, the only other chatroom that regularly had people in it, was this one.
This only sees action once a week, and has a devoted group of followers. It is necessary to register to use it. It is well worth a visit.
We need to remember how few people there are who have the ability or desire (different things!) to write
in Latin at conversational pace - there are a tiny number. Of Schola's 1100 members, only a small fraction regularly visit the chatroom to communicate.
Schola arguably now has the largest concentration of such people in one place.
The best time to find someone in the chatroom dusing the week, seems to
be around 19:00 GMT through to 1 or 2 a.m. (UK time). If you click the
link above the chatroom, you will be able to see the conversations
from the previous months.
The problem with any chatroom, is that it needs a critical mass to be functional, otherwise people will continually visit an empty chatroom, and won't return. That certainly used to be how it was with the chatroom on Schola....but a few dogged individuals kept coming back, in hope, and gradually, a community developed - people who have been getting to know each other, through their only common language.
It is quick to log in. There is usually a long list of guests. The 'guests' do not speak....well, hardly ever. Why not? these users are acually surfing the Latinum podcast
site, where there is a mirror of the chatroom. I put the mirror on Latinum
, so that people coming to the site, can see that there are people in the world who can write in Latin, and use it actively.....for many people, this is an incentive to learning.
So, if a named person isn't in the chatroom,- come back another time. A quick look over the Acta Publica will give you an idea of who the communicators are......and what times they tend to hang around.
Some people log on, and observe, interjecting the odd 'salve',but do not actually write much......they are still learning,
which is fair enough.
Here is a list of names of people who have conversed actively in the past 2 weeks:if you see them, they will
have the skill to chat: (The names are given in decreasing order of frequency - many regulars are on holiday right now, or at one of the various conventicula that are taking place over these two months.).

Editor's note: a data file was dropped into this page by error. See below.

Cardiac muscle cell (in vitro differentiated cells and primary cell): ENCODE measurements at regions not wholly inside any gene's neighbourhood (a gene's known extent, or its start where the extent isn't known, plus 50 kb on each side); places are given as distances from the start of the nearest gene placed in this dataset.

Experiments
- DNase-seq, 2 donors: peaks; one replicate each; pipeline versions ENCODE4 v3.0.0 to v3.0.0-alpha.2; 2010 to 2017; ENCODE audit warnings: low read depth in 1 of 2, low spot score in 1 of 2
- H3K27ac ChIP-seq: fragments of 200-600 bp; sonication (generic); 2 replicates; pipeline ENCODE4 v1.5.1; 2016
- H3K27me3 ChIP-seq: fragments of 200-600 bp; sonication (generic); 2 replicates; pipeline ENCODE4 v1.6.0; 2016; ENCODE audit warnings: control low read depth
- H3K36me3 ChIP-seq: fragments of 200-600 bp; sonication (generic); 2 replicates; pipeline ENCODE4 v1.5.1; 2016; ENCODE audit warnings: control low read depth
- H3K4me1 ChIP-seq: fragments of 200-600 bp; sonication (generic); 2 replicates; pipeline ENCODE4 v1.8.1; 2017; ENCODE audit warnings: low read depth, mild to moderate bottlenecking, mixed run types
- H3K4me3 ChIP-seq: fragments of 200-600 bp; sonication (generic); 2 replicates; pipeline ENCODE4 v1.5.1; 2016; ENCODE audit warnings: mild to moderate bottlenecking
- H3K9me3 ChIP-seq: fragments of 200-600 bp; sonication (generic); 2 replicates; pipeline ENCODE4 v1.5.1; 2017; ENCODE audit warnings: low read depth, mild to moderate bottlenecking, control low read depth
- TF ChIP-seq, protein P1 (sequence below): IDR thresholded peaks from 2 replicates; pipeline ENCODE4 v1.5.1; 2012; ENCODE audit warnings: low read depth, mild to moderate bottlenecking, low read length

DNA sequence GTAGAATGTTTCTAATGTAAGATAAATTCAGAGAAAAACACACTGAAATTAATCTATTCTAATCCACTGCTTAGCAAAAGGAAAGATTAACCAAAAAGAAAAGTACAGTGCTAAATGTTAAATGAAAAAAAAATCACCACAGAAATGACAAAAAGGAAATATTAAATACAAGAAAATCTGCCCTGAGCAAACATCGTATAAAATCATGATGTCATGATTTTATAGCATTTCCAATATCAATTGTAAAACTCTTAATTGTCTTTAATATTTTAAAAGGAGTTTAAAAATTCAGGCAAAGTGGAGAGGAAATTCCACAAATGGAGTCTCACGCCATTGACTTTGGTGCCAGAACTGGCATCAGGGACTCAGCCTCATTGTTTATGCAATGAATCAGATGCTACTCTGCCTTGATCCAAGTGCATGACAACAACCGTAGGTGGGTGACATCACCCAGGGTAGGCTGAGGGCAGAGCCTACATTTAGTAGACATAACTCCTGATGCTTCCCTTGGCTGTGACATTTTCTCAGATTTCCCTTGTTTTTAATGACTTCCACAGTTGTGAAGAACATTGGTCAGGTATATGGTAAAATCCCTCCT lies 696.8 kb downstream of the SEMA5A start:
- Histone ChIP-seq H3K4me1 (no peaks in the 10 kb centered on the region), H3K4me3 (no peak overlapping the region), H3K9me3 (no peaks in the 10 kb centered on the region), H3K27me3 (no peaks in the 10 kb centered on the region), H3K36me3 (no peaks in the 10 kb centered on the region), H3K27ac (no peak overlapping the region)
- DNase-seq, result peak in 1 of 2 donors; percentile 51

Adamus, _________(Samuel),Molendinarius,Incitate,DanLane,,Qvasus,LaurentiusEqvula,Eugenius Hamilton,JuliaBrandes,KarolisLyvens,Andreas,EoinSilke,JoseCuerina,JamesFassler,Thesaurus,
CaivsTiberius,LeontiusLavo,Lemures,Jason,Biblia,ScholasticusFaber,AnnMartin,Sophia,Brennus,Lydia,MichaelesNagoda,fabianus,oimoi,vincenzocarellio,Scott,Daniel, Sodalis Purus
What is particularly interesting, from a sociological perspective, is that almost every single person who comes to chat on Schola, is an autodidact. Hardly anyone has learned Latin at school - though there are a few.....this is very intereesting, and merits more investigation. It is also encouraging to see that self taught students can achieve such competency, after only 2 - 3 years of study. Some are very accomplished having studied Latin by themselves for over 5 five years....others are still earlier along on the path....but everyone has a goal - complete mastery and fluency.
The Chatroom in Schola is a very happy place - it is very evident that everyone communication gets a kick out the using the Latin language - that, in itself, this is a source of pleasure.
Schola also has a secondary chatroom, where it is possible to have voice/video conversations, and members sometimes retire from the main chatroom, to have a voice chat. Those without microphones can listen in,and join the conversation by texting alongside. This adds yet another dimension.